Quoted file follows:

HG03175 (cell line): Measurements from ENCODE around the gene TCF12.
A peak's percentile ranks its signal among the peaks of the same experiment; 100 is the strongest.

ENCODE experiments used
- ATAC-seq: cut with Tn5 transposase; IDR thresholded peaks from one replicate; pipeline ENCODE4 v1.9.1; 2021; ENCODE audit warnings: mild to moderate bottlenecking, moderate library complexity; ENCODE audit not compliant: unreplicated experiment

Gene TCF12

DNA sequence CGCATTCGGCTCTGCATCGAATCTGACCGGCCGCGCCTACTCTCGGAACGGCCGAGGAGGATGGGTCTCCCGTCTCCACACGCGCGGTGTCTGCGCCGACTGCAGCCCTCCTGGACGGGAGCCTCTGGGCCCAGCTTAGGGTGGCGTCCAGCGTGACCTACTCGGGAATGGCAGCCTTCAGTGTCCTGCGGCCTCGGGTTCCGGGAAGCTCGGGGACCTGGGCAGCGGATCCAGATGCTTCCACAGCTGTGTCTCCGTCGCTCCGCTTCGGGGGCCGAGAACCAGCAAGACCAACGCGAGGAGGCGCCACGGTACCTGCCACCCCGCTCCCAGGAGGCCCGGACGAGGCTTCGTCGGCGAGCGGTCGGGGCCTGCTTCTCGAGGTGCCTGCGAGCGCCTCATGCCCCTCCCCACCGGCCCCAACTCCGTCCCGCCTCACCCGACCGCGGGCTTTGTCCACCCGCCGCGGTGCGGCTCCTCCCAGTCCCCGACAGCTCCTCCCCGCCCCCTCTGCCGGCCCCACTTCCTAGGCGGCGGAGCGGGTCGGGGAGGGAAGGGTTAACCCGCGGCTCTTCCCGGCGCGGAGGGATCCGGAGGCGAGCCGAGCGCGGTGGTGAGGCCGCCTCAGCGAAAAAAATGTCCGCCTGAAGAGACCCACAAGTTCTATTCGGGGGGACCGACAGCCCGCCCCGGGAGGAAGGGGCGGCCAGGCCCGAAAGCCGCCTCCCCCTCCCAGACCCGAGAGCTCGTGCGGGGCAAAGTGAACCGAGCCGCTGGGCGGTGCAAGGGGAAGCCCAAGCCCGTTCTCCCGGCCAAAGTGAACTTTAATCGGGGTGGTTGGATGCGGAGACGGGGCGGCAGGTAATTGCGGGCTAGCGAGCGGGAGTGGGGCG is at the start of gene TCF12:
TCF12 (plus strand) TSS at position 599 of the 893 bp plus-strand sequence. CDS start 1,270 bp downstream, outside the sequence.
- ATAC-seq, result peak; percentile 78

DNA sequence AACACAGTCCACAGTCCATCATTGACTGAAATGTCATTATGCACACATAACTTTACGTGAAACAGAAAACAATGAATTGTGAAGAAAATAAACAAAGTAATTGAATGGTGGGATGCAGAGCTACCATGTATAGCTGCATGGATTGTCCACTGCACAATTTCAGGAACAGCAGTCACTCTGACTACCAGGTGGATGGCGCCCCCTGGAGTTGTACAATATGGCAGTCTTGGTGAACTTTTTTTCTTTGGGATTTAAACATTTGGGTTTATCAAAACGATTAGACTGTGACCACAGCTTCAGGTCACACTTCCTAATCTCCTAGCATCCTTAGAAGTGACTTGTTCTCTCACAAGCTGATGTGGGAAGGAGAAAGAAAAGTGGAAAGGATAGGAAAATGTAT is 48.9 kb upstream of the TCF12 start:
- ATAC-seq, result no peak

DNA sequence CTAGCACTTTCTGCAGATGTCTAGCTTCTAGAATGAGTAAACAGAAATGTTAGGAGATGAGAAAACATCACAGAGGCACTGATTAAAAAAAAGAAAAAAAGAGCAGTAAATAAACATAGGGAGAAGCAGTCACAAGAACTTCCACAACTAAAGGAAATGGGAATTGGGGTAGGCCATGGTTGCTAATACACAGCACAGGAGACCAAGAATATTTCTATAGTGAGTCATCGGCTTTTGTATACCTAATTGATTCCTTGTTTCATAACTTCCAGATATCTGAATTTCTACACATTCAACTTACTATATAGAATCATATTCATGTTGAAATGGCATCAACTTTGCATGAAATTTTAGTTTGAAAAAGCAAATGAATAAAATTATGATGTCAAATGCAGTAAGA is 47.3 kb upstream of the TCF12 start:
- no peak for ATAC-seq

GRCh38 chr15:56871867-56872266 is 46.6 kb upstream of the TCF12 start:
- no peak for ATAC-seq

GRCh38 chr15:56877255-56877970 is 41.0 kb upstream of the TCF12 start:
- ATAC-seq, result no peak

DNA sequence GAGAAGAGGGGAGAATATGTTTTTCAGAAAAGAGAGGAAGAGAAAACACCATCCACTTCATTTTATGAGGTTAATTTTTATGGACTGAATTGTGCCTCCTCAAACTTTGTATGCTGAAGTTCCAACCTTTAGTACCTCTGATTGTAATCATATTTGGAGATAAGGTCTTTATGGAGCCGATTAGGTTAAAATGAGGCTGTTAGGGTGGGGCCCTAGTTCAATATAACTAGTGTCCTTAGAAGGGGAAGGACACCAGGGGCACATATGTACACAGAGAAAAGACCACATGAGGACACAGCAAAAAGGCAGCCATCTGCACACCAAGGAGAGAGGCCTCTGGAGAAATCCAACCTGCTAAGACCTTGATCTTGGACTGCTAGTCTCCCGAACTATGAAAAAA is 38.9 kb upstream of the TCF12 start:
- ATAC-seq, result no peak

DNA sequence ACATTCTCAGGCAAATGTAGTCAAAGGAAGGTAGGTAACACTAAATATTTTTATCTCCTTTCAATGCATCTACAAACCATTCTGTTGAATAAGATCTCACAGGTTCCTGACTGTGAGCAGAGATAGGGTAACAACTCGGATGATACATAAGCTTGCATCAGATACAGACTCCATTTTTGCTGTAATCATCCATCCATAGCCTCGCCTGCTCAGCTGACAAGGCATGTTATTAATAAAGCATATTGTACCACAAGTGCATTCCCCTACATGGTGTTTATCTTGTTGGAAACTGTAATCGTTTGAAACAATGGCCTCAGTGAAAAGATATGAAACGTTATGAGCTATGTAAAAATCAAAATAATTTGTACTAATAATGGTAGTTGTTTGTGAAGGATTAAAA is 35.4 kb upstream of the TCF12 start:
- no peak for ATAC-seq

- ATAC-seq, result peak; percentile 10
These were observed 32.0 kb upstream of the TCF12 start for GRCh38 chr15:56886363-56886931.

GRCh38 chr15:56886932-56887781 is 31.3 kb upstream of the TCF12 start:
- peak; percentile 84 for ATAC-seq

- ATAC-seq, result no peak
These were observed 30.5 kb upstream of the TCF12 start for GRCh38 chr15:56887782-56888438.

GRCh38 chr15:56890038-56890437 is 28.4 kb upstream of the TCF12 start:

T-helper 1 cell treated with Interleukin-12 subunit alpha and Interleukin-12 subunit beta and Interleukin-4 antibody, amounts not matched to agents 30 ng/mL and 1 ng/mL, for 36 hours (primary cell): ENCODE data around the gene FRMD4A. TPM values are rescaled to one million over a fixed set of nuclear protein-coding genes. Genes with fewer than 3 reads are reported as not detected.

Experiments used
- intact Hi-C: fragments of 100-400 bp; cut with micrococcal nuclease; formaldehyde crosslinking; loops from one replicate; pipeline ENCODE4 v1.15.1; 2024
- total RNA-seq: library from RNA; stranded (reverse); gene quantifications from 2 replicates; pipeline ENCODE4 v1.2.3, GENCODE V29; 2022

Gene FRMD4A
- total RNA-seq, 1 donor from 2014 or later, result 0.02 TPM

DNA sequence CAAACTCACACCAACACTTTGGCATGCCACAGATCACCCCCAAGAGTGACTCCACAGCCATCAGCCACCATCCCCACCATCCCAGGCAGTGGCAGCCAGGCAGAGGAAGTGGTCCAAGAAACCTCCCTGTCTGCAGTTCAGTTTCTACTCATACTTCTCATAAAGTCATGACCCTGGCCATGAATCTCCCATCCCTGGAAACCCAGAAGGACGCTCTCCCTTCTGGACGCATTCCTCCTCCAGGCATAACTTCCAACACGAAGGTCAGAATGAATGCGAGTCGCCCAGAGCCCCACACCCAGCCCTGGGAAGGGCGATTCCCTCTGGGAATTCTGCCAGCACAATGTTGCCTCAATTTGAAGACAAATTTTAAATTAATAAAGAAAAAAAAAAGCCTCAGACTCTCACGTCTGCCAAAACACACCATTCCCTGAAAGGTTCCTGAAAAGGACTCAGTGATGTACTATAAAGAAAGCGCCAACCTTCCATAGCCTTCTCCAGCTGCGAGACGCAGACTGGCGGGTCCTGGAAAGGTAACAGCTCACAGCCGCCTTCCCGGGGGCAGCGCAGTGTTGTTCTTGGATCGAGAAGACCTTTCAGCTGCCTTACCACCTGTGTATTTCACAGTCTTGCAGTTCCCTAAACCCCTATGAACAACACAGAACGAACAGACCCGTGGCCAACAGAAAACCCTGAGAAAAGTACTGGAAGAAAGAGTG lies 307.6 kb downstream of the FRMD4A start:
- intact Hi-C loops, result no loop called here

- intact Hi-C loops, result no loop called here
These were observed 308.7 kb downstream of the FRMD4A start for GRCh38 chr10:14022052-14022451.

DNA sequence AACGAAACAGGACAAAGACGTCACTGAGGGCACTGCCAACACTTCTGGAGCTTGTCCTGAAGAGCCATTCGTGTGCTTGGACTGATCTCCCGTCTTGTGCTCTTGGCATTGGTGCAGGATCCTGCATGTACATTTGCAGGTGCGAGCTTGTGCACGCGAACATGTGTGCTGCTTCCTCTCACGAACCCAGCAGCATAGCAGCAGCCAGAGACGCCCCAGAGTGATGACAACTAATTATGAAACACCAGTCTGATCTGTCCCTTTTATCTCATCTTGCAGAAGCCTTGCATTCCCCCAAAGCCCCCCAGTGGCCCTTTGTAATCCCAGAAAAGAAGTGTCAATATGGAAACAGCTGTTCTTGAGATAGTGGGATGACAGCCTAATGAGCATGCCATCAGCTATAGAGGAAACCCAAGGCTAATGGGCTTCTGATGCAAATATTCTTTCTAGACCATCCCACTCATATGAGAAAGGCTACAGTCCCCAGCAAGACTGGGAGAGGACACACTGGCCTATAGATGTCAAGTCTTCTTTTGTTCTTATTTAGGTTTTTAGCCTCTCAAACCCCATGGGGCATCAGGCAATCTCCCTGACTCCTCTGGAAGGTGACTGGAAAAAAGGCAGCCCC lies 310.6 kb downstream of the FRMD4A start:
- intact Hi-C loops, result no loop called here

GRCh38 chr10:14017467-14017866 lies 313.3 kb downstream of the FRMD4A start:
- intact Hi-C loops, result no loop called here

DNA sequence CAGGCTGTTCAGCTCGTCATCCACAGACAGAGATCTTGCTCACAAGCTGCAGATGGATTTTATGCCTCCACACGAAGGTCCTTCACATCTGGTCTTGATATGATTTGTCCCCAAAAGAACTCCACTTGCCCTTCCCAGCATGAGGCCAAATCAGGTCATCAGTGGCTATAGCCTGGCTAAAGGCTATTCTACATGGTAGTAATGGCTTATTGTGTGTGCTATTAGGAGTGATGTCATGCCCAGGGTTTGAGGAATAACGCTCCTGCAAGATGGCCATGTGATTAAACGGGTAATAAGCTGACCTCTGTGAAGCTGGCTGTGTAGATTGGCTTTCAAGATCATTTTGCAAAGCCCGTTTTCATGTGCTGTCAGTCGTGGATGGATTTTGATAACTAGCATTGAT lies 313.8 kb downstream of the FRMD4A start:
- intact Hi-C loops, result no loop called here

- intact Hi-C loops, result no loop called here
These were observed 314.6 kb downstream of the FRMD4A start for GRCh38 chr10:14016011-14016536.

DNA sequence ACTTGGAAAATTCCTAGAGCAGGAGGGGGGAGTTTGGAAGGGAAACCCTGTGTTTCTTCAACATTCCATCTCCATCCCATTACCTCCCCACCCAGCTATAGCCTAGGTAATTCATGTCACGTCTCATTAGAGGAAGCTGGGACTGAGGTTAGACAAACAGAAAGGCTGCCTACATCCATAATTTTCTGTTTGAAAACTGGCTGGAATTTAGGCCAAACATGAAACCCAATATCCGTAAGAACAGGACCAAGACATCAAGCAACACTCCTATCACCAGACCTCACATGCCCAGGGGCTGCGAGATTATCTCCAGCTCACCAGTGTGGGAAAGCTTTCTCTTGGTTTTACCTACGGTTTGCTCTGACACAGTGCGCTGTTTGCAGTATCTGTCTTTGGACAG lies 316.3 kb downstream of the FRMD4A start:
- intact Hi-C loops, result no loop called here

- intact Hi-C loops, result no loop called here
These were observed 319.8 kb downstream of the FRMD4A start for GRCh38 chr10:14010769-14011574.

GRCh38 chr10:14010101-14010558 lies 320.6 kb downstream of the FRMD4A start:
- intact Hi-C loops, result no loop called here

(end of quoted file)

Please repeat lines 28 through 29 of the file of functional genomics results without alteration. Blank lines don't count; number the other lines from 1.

T-helper 1 cell treated with Interleukin-12 subunit alpha and Interleukin-12 subunit beta and Interleukin-4 antibody, amounts not matched to agents 30 ng/mL and 1 ng/mL, for 36 hours (primary cell): ENCODE data around the gene FRMD4A. TPM values are rescaled to one million over a fixed set of nuclear protein-coding genes. Genes with fewer than 3 reads are reported as not detected.

Experiments used